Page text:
by J.D. Davidson
Ohio’s newest COVID-19 vaccination incentive program doubled in size Friday when state officials announced a total of $2 million in scholarships will be given way and age ranges will expand.
The program that originally targeted 12- to 25-year-olds now will include those age 5-11 once the vaccine is authorized for their use. Ohio Department of Health Director Dr. Bruce Vanderhoff said authorization should come by the end of the month.
“We are hearing promising news following the clinical trial and safety data submitted to the U.S. Food and Drug Administration by Pfizer for their COVID-19 vaccine for 5- to 11-year-olds,” Vanderhoff said. “In anticipation of a COVID-19 vaccine being authorized for children as young as 5 in the near future, we have decided to broaden the Ohio Vax-2-School program to include this age group, should they become eligible for vaccines.”
The program begins Monday, and 150 $10,000 scholarships and five $100,000 scholarships will be given away in a lottery fashion. The scholarship can be used at any Ohio college, university, technical/trade school or career program.
The Ohio Department of Health is using part of its federal COVID-19 relief money to pay for the scholarships.
“We are hopeful that the $2 million in scholarship prizes will provide an incentive, much like Vax-a-Million did, to help speed up the vaccination timeline for Ohioans,” Vanderhoff said. “As you will recall, in the first week after Ohio Vax-A-Million was announced, there was a 44% increase compared to the base in vaccination rates for those 16 and older, and a 15% boost the following week. For all ages, there was a 106% increase compared to the base in the first week, and a 53% increase the second week.”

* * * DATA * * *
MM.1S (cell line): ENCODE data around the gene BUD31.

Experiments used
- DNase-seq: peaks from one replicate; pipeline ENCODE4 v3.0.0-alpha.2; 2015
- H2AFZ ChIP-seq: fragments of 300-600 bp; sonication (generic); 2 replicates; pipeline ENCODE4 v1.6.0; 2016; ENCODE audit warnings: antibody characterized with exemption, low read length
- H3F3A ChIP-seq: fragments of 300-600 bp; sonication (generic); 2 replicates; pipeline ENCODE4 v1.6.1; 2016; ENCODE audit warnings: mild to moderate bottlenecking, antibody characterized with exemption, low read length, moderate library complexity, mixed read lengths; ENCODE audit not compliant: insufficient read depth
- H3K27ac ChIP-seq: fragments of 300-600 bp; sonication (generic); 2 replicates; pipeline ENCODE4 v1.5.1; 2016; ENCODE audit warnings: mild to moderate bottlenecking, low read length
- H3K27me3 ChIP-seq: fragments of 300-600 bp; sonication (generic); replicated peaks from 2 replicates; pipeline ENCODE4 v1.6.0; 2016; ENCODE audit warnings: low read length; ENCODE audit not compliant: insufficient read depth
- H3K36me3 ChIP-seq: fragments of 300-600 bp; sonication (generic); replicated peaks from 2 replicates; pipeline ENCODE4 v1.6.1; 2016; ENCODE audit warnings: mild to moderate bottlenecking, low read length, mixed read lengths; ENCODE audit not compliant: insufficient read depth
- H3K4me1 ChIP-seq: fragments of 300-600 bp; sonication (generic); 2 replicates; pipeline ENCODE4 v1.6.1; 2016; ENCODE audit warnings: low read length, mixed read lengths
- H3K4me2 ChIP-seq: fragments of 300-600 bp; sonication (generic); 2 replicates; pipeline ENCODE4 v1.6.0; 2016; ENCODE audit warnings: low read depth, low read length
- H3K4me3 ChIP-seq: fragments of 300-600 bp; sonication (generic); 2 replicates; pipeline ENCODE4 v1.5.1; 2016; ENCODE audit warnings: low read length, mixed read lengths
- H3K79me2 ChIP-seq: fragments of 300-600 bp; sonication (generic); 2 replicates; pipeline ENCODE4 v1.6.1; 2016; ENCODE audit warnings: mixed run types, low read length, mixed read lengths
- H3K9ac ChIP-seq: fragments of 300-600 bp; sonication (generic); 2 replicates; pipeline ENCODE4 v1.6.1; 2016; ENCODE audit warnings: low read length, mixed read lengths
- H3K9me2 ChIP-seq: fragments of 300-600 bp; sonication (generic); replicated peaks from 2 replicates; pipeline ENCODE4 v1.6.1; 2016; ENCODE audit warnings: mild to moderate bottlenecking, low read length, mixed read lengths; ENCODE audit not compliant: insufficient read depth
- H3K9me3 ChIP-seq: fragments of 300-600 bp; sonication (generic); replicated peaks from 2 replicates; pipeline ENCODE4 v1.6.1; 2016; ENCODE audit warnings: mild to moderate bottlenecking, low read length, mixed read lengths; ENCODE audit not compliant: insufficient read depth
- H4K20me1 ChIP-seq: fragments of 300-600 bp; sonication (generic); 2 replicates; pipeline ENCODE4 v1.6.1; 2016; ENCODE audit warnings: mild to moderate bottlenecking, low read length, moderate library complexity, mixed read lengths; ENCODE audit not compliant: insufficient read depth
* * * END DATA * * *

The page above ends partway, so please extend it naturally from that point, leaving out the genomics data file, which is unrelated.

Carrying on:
DeWine led nationwide vaccine incentive efforts earlier this year when he began the state’s Vax-a-Million lottery program, which gave away $5 million in federal relief to five $1 million winners, along with five full college scholarships.
That program showed an initial boost in vaccinations but a study said the program did little to increase overall vaccine numbers in the state.
The study, conducted by the Boston University School of Medicine using information from the Centers for Disease Control and Prevention, concluded reports that the state’s Vax-a-Million lottery program increased rates failed to factor in vaccinations expanded to ages 12-15.
DeWine rolled out the $100 state employee incentive in July, and by mid-August, nearly 1,000 employees or their spouses took advantage of the offer.
County health departments throughout the state also have offered incentives from gift cards to cash to try to improve vaccine rates after the state said it could use previous COVID-19 relief money to pay people to get vaccinated.
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J.D. Davidson is a veteran journalist with more than 30 years of experience in newspapers in Ohio, Georgia, Alabama and Texas. He has served as a reporter, editor, managing editor and publisher. He is a regional editor for The Center Square.
Photo “child being vaccinated” by SELF Magazine CC BY 2.0.